ASUS Eee Pad Transformer Prime Review Part II: Battery Life & Moreby Anand Lal Shimpi on December 15, 2011 3:45 AM EST
In our original review of the ASUS Eee Pad Transformer Prime I did the best I could do given limited testing opportunity with the platform before the NDA lifted on all the reviews. I made the commitment back then to come back with additional findings after I had spent more time with the platform. Today I'm back to make good on that promise.
Two more Eee Pad Transformer Prime samples later and here we are. Next week retailers and etailers should begin shipping the first orders of the Prime out to customers. There were a number of gaps I wasn't happy with in our original review of the Prime, and I've spent the past couple of weeks trying to fill them. Even what I'm presenting today isn't perfect, but when combined with the original review it should paint a more complete picture of the Eee Pad Transformer Prime.
And I've got video, something I had to cut out of the original review due to time constraints:
The WiFi Story
I'm on my third Transformer Prime. The original sample was almost completely broken when it came to wireless connectivity. I had very little range on the integrated WiFi and performance typically hovered around 0.5Mbps, sometimes reaching as high as 2Mbps. ASUS originally claimed that no one else had this issue but it looks like the CNet reviewer also noticed it. That sample went back to ASUS for diagnosis but I don't have the results back from the autopsy yet. A simple guess would be an antenna that wasn't properly connected, although it could just as easily have been something more complicated.
ASUS overnighted me a second Transformer Prime; this one was tested at ASUS in California before making its way out to me. As I published earlier, I had issues with the second sample and any Apple wireless access points (Time Capsule or Airport Extreme). Using a Netgear AP I saw 16Mbps pretty consistently, but I could only get ~32Mbps if the tablet was at the right orientation with respect to the AP. ASUS' HQ eventually conceded that there might have been a problem with the second WiFi antenna on pre-production review samples. Apparently this issue was fixed in the retail lot, but may not have been addressed in what ASUS originally shipped us. Wait—second WiFi antenna?
It turns out that the Eee Pad Transformer Prime features WiFi antenna diversity. We've talked about antenna diversity most often with reference to the cellular chain on Apple's iPhone 4 and 4S, but here it's present on the Prime's WiFi. There are two antennas on the Transformer Prime, one located on either side of the front facing camera. In the second Transformer Prime sample, one of the two wasn't working. In my third review sample, taken from the retail lot that's on its way to vendors this week, both were fully functional. The result is peak WiFi performance that is virtually identical to the original Eee Pad Transformer.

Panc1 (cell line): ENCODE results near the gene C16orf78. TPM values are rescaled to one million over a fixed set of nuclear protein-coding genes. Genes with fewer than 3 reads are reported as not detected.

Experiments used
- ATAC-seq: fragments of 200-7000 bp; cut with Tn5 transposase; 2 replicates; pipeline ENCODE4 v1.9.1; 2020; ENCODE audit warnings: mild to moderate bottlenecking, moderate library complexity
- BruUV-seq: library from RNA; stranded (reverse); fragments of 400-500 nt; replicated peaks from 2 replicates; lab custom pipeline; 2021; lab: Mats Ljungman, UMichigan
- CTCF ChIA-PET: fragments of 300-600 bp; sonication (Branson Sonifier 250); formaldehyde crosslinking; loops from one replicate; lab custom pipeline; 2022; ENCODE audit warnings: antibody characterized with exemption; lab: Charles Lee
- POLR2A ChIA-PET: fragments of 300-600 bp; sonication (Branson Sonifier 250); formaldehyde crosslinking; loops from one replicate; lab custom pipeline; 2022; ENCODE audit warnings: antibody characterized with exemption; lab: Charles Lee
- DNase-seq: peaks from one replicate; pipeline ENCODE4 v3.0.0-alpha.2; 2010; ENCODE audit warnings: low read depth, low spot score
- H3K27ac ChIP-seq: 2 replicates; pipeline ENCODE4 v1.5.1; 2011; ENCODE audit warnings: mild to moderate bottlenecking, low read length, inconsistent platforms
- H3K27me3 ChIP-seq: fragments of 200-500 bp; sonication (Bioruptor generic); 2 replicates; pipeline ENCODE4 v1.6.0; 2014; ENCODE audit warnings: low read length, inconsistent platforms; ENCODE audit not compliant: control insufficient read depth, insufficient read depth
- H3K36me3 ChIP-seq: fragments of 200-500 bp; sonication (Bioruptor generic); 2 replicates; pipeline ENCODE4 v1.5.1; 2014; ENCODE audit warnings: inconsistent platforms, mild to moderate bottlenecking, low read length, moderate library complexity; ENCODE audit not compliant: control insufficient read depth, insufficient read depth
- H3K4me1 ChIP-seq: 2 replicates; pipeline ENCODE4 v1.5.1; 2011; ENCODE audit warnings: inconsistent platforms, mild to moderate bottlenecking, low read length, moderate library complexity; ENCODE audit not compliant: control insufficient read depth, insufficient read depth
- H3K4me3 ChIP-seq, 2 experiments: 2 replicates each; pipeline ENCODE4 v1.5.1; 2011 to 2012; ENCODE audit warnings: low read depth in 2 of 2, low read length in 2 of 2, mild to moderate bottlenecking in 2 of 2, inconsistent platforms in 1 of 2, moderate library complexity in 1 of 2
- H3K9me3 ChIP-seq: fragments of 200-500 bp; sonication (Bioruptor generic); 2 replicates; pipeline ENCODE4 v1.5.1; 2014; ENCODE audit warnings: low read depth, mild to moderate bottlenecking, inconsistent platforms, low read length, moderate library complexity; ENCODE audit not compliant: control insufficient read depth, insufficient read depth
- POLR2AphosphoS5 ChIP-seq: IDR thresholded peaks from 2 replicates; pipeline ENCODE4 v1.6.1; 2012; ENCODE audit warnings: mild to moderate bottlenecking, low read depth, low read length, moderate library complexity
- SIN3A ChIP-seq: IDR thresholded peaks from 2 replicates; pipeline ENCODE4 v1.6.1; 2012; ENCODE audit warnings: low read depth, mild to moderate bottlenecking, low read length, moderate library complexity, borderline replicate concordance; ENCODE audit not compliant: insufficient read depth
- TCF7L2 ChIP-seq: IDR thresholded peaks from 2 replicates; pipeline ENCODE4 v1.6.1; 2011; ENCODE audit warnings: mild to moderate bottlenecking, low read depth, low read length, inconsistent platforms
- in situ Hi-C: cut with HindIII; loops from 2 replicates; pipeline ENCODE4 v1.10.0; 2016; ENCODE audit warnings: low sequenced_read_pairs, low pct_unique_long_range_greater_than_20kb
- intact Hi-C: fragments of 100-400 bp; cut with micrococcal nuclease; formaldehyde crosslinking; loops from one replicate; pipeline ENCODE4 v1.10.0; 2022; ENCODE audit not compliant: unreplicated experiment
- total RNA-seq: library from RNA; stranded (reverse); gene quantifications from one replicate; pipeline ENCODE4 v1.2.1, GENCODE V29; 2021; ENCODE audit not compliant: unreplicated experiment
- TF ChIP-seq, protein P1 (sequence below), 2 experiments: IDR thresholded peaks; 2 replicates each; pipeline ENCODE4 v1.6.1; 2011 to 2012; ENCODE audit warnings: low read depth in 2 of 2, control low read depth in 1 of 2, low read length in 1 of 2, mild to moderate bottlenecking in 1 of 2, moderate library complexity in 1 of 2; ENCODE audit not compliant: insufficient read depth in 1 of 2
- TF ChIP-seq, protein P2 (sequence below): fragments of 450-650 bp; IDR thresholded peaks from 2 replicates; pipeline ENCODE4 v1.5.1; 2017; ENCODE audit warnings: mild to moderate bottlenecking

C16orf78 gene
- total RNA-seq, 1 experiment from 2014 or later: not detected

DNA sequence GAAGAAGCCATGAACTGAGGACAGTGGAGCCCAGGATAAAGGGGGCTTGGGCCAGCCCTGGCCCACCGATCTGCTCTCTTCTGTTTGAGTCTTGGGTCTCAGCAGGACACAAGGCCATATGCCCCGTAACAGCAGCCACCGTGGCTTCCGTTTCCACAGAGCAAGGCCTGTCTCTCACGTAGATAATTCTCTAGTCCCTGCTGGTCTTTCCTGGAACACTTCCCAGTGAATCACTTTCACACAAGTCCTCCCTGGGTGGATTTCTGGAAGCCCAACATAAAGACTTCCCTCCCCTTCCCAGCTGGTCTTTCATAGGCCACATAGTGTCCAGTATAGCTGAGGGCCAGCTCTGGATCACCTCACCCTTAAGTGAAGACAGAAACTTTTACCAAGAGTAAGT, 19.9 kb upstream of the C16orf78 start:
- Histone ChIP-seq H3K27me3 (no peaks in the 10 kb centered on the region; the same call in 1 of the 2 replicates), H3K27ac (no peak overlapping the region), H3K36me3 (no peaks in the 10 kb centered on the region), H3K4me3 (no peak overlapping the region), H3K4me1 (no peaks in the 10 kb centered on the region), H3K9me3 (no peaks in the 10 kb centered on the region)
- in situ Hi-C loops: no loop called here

There is no RF window on the back of the Prime where the two antennas are located. Aluminum does a fairly good job of attenuating RF signals, which contributes to worse range on WiFi than the original plastic Eee Pad Transformer. WiFi performance at the edge of reception as well as the maximum usable WiFi range are both noticeably lower than its predecessor. I'm still finalizing our tablet WiFi range tests to be able to quantify some of this stuff, but it's safe to say that if you were at the edge of WiFi coverage on the original Transformer, the Prime won't be any better.
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medi01 - Thursday, December 15, 2011 - linkIt's not about "what is Prime's color gamut", but rather "how does it compare to other tablets".
Hopefully it will become standard part of your tests, since brightness/contrast tell only small part of the story.
Ric_Margiotta - Thursday, December 15, 2011 - linkThanks for this follow-up article, Anand! It was a good read and answered some of my remaining questions about the TF Prime. Still looking forward to picking one of these up in January!